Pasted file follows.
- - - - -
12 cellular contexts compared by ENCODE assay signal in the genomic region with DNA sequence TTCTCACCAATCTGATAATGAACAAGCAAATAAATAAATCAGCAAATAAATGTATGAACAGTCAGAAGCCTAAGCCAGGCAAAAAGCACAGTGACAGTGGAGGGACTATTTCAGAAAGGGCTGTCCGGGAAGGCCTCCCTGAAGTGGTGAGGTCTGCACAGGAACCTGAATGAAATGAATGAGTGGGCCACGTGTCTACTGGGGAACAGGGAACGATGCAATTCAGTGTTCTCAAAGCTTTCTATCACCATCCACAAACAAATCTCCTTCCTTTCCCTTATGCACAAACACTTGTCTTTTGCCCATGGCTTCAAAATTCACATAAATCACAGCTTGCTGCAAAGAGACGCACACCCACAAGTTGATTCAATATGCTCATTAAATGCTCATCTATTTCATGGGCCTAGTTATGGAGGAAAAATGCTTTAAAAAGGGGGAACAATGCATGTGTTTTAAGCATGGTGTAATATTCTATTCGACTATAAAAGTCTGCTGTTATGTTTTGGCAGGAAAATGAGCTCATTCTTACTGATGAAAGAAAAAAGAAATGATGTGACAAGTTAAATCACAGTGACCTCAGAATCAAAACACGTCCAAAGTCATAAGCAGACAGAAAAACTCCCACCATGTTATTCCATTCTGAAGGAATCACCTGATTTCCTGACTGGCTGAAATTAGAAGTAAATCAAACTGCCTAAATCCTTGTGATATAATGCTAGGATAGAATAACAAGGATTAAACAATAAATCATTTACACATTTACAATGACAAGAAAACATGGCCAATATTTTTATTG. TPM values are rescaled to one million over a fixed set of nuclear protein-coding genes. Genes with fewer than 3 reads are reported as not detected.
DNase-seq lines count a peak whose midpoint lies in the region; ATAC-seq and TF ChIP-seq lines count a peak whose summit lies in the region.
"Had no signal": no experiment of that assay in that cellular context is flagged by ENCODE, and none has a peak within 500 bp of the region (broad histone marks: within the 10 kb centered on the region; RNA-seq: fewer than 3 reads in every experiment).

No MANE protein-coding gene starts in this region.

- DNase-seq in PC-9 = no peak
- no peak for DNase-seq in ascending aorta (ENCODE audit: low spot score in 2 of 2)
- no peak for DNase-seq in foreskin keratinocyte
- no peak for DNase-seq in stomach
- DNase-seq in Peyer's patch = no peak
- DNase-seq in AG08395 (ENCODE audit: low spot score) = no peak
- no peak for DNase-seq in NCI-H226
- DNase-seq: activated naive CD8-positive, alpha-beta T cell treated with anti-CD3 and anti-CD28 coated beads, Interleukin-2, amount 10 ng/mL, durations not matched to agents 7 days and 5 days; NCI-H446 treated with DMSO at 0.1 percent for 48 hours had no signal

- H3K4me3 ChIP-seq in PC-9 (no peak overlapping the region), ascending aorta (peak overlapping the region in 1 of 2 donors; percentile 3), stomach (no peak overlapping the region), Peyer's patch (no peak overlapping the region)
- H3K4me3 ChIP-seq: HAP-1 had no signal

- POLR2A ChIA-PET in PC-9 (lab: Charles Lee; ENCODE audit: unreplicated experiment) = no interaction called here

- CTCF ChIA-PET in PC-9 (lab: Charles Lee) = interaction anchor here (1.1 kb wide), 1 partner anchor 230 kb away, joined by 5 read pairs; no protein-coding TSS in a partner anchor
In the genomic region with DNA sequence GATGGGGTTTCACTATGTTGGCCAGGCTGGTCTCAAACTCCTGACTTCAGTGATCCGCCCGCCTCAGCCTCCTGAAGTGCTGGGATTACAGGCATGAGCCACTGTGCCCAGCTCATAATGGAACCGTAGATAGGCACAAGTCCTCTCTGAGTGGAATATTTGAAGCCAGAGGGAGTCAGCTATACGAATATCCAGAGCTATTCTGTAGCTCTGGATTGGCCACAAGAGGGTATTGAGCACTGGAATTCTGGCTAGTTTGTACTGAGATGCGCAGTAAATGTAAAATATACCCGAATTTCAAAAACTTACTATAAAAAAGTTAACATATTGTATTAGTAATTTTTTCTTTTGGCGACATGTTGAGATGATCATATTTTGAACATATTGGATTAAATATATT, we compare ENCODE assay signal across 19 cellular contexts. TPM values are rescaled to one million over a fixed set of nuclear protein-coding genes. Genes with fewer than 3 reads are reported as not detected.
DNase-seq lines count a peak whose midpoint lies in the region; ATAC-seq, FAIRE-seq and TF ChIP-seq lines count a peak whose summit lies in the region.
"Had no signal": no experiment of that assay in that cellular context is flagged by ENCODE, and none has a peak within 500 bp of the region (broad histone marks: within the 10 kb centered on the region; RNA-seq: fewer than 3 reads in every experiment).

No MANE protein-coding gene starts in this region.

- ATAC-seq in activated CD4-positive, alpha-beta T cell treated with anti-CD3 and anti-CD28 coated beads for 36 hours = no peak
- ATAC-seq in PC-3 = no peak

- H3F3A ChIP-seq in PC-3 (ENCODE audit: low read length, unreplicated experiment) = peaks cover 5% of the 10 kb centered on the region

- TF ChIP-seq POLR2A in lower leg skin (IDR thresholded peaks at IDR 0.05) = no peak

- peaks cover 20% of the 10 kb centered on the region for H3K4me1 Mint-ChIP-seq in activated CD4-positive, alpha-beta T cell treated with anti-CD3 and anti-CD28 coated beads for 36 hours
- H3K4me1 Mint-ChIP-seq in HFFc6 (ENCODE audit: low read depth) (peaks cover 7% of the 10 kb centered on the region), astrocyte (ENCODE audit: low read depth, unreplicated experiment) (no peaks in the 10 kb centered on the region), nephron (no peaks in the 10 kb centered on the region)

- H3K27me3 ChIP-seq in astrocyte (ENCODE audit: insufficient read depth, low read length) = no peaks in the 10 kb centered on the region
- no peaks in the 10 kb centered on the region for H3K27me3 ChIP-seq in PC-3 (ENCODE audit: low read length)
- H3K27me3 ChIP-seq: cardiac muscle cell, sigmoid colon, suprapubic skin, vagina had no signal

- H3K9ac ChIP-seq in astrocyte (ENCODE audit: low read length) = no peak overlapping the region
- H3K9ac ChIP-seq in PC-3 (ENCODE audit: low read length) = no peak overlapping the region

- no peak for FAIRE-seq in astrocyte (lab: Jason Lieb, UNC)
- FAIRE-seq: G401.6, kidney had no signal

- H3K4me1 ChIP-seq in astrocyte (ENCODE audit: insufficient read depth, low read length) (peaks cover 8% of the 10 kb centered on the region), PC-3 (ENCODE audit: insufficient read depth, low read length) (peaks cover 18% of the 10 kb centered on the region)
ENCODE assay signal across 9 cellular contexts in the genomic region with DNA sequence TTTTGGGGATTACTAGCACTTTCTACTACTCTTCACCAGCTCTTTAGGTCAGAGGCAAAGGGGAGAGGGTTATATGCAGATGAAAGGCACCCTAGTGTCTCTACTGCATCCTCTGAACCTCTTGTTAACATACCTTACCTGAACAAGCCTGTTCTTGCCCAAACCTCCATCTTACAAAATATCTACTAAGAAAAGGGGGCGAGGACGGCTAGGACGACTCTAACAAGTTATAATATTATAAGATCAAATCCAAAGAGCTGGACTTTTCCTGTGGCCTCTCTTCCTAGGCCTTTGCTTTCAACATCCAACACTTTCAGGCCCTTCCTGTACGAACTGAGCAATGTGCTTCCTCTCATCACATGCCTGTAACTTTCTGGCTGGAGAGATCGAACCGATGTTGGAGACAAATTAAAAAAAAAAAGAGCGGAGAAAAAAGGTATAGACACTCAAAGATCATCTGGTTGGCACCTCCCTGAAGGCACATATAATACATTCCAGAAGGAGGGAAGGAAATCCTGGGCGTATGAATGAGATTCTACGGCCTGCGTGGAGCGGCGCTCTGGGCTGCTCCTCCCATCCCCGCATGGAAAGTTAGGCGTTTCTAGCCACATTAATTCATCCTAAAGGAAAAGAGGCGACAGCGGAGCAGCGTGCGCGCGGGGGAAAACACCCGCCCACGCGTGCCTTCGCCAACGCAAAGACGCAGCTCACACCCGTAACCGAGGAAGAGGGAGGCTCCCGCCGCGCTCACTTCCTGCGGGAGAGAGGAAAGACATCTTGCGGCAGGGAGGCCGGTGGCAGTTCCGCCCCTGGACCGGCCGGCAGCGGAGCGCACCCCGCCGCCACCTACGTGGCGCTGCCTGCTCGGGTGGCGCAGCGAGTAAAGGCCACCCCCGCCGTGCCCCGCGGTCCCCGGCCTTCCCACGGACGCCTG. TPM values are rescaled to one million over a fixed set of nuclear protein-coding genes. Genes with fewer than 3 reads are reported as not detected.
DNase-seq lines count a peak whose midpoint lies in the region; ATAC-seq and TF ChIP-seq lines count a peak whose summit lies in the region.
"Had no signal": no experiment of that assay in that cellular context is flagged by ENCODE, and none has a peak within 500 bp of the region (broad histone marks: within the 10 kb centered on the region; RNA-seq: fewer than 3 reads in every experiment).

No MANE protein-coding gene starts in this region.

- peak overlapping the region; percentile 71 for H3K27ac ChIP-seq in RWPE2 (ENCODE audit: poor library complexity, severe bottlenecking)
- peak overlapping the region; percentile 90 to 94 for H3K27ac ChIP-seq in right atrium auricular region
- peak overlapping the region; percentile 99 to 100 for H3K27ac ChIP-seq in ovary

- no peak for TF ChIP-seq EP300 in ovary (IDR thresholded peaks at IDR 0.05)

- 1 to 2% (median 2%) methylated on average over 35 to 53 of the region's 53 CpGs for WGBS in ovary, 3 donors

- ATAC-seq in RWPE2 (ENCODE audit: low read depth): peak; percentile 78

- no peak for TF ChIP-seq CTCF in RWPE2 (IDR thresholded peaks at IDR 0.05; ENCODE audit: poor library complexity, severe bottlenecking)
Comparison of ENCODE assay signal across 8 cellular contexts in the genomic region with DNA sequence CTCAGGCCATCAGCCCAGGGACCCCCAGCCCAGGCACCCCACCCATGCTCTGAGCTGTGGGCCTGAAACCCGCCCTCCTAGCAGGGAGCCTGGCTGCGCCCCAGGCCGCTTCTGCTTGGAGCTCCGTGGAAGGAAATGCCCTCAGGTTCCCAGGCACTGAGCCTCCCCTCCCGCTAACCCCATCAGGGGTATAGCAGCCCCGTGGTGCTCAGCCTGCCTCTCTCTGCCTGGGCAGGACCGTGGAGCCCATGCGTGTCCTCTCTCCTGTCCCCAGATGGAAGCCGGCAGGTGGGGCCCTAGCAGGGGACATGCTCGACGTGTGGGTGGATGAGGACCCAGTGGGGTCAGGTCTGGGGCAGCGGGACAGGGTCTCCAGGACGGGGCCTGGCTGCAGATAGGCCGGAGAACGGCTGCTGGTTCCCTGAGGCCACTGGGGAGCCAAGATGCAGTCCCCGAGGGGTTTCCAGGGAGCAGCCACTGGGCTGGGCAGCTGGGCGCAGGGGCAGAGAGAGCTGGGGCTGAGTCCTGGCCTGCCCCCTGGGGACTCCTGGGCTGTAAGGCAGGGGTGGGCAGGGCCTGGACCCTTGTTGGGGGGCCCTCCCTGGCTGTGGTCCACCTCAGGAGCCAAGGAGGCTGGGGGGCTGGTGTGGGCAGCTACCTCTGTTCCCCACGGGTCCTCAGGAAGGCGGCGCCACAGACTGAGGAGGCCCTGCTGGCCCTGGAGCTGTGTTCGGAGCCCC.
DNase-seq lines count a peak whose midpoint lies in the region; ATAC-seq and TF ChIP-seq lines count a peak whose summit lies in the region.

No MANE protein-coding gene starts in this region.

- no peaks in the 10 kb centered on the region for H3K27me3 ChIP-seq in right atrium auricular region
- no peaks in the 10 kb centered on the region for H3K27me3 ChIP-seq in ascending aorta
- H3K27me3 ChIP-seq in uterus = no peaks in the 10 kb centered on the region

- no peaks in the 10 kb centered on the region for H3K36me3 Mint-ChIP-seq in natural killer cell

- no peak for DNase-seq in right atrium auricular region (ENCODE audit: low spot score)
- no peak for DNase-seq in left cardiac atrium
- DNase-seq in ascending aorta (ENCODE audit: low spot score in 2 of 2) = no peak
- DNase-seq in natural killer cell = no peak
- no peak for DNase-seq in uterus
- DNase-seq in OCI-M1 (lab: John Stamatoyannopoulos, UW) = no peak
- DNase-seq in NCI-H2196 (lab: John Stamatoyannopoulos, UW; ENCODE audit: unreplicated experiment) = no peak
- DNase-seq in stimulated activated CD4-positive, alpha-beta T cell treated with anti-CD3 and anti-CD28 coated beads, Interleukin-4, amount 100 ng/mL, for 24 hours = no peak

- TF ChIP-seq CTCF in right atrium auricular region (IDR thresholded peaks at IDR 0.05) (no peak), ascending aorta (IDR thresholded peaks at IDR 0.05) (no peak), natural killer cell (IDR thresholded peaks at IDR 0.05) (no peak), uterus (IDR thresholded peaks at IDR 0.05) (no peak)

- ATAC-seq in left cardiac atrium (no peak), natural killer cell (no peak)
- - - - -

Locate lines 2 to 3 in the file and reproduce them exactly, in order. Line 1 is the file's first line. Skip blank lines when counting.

DNase-seq lines count a peak whose midpoint lies in the region; ATAC-seq and TF ChIP-seq lines count a peak whose summit lies in the region.
"Had no signal": no experiment of that assay in that cellular context is flagged by ENCODE, and none has a peak within 500 bp of the region (broad histone marks: within the 10 kb centered on the region; RNA-seq: fewer than 3 reads in every experiment).